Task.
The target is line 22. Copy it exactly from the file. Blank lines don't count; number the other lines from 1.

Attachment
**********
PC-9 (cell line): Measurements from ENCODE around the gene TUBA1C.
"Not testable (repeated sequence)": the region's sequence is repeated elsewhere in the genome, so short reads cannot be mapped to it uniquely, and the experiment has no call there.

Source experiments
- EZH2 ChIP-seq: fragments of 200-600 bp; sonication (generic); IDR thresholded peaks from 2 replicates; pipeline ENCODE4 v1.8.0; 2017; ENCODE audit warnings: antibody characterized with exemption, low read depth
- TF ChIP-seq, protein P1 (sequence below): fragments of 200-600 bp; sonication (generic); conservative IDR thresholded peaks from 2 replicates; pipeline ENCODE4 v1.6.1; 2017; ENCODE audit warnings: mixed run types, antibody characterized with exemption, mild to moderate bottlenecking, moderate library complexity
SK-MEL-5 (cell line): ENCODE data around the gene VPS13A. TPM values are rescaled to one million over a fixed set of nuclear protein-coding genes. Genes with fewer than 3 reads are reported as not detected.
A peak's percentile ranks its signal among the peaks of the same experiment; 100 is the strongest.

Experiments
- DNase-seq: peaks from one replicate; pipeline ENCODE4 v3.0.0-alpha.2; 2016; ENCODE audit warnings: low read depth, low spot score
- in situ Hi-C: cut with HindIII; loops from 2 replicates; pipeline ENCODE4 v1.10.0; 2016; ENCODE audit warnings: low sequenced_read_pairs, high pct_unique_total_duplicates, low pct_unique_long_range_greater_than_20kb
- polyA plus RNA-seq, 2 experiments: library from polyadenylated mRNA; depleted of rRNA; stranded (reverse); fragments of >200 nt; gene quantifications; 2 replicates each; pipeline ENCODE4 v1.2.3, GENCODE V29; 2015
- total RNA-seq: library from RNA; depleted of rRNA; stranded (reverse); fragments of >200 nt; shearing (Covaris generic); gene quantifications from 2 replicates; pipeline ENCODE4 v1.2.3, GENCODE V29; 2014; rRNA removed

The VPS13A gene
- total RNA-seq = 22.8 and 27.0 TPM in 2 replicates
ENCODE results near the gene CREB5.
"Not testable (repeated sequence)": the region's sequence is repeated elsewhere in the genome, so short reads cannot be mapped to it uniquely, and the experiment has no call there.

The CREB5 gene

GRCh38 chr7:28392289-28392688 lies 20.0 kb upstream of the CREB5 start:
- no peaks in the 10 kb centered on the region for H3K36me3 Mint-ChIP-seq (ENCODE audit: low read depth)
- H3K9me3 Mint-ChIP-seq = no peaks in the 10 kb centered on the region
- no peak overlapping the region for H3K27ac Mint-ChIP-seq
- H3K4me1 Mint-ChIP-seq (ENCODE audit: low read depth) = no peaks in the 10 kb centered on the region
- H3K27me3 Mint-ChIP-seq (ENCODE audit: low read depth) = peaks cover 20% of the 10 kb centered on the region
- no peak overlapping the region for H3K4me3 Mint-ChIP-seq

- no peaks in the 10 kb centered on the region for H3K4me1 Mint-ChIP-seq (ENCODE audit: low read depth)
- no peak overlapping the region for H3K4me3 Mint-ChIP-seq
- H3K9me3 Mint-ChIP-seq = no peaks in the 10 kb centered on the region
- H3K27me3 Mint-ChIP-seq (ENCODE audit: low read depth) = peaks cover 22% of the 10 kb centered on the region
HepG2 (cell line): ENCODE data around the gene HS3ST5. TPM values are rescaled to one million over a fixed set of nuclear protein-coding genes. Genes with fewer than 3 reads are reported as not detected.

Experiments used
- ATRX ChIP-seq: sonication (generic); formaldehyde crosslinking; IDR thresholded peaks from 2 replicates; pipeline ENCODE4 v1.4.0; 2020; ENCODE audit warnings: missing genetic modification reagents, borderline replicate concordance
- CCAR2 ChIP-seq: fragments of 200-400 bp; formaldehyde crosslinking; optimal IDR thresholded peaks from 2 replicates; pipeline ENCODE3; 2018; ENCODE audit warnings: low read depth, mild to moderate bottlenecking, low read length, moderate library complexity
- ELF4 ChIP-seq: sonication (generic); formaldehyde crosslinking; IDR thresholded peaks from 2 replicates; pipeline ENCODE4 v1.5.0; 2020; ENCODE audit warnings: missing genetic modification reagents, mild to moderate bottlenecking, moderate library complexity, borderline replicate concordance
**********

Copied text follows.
- H3K4me1 Mint-ChIP-seq (ENCODE audit: low read depth) = no peaks in the 10 kb centered on the region